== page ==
Ted Sorensen Saw a Lot of JFK in BHO

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Photo: Patrick McMullan

The cadences raised goose bumps. Ted Sorensen was on the phone; it was February, 2008, he was 80 years old and nearly blind, but the rhythm of his sentences was as thrilling and singular as it had been on Inaugural Day, 1961, back when Sorensen and America’s spirit were so much younger. “They said Obama, born black in America, really didn’t have a chance to be president, he should run for vice-president, wait a few years. They said Kennedy, baptized a Catholic in America, didn’t have any real chance to be president, and he should run for vice-president and wait a few years. They said Obama’s too young, a senator in his first term; when Kennedy started out, they said he was too young, a senator in his first term. That got me more interested.”

From the piqued interest of JFK’s intellectual soul mate and brilliant speechwriter came a pivotal moment in the 2008 presidential campaign. Knowing that Barack Obama was planning to appear at a fund-raiser on Martha’s Vineyard, Sorensen sat down with Caroline Kennedy, who had always resisted bestowing her father’s mantle on candidates. “She told me that Ted called her to lunch the week before to tell her that this was her father’s man, and she should support Obama,” says Harris Wofford, another New Frontier insider. “Caroline respected Ted a lot.”

Sorensen, characteristically, was much more modest about his part in the making of another Democratic president. “I had a small role in that,” he told me regarding Caroline’s decision to endorse and campaign for Obama. “I encouraged her. Now that she’s in, she’s loving it. Of course she was just a teeny baby in 1960, but she said to me, ‘So, 1960 must have really been something!’”

It was indeed, and Sorensen was at the center of it all, as he had been since joining Kennedy’s Senate staff in 1953. Sorensen was no nostalgist, but it took little prompting for him to share generous, fascinating anecdotes ranging from the Bay of Pigs crisis to how the old generation had tried to prevent the torch from being passed. “Charlie Buckley was one of the old-time political bosses in New York,” Sorensen remembered, “and he said to Kennedy’s father, ‘Tell Jack he shouldn’t depend on these kids like Sorensen. Get some experienced political consultants!’ To which old Joe replied, ‘Hell, they’re only experienced in losing.’”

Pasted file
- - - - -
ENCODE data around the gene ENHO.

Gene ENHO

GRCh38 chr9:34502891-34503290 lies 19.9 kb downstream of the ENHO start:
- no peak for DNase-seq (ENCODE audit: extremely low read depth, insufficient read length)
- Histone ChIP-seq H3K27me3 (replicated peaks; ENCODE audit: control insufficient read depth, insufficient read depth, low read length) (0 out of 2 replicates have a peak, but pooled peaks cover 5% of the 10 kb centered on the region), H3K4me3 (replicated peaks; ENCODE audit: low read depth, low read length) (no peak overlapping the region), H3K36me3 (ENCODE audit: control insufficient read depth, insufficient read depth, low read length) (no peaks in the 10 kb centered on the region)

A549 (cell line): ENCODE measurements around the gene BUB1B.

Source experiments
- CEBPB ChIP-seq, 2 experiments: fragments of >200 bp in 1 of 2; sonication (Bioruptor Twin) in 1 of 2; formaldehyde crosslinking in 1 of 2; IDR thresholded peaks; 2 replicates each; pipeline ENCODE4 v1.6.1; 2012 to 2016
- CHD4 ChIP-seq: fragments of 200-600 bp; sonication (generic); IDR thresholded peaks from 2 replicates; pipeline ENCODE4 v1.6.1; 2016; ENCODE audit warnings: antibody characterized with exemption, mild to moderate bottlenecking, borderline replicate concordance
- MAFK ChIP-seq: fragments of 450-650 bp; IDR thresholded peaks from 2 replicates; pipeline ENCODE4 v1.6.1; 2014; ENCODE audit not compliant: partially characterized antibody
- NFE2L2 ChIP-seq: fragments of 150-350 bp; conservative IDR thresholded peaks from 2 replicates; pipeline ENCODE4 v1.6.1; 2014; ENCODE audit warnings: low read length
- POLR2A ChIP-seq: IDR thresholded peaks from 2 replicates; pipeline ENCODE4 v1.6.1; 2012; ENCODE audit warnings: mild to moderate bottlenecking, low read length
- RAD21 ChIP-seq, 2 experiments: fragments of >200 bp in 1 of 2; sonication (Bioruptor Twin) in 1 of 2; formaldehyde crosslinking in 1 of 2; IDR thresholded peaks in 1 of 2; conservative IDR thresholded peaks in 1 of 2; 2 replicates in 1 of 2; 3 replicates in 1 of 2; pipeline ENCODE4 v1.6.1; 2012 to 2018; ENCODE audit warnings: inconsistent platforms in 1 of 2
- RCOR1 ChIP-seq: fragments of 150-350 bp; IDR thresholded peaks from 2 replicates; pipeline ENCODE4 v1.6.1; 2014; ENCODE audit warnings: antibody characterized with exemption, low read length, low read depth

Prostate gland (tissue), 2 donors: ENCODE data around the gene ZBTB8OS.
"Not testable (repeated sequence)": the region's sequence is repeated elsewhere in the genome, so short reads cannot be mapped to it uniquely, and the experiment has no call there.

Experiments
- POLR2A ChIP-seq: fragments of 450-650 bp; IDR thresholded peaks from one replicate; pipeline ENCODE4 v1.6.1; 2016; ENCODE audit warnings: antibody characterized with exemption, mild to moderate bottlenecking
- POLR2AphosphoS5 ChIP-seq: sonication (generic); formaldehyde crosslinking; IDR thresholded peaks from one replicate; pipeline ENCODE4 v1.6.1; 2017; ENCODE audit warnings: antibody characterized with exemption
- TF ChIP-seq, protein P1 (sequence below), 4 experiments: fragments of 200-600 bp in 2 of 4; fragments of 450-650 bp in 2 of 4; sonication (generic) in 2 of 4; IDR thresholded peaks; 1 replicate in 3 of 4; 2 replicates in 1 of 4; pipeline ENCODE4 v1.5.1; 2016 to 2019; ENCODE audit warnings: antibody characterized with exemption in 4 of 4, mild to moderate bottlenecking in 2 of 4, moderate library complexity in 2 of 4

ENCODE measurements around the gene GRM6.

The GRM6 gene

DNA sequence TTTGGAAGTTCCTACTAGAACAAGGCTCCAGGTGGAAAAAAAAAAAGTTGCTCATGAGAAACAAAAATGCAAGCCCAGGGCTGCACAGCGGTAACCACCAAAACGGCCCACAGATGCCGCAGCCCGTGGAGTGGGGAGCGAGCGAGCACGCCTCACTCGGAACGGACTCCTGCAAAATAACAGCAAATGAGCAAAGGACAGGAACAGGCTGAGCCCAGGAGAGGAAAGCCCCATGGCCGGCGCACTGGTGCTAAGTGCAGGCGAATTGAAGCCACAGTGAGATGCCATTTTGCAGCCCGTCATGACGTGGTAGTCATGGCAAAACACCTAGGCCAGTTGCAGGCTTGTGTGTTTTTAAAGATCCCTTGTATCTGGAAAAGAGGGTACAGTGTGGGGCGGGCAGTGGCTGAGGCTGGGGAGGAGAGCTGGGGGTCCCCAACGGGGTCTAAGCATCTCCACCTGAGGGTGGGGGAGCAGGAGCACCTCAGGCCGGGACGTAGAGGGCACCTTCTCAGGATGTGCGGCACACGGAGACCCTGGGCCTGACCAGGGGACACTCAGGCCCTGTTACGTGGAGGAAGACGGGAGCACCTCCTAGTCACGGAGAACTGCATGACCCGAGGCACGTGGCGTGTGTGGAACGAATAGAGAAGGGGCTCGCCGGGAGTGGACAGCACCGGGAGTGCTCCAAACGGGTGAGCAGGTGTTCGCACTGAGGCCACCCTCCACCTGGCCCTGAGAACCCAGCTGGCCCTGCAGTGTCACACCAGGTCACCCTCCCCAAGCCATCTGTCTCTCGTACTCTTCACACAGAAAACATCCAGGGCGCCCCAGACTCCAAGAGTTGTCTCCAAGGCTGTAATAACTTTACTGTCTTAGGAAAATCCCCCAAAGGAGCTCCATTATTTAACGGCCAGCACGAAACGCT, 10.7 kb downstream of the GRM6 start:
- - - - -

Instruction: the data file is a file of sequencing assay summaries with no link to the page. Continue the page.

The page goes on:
Sorensen began advising Obama in 2006, and one of his researchers went on to become a senior Obama speechwriter, but he was frustrated by the first two years of the current administration, particularly the president’s foreign-policy decisions. Sorensen knew, better than almost anyone, the distance between inspiring campaign rhetoric and the brutal slog of governance, yet he retained a belief that the true power of the White House came as much from stirring emotion as from passing legislation. “There were articles and books written that JFK could not realistically deliver all the hopes he raised,” he said as he watched Obama rise along a similar path. “But I responded to that by paraphrasing Browning: A president’s hopes must exceed his reach, or what’s the presidency for?” Ted Sorensen’s death Sunday is yet another reminder that we’re living in far less poetic times.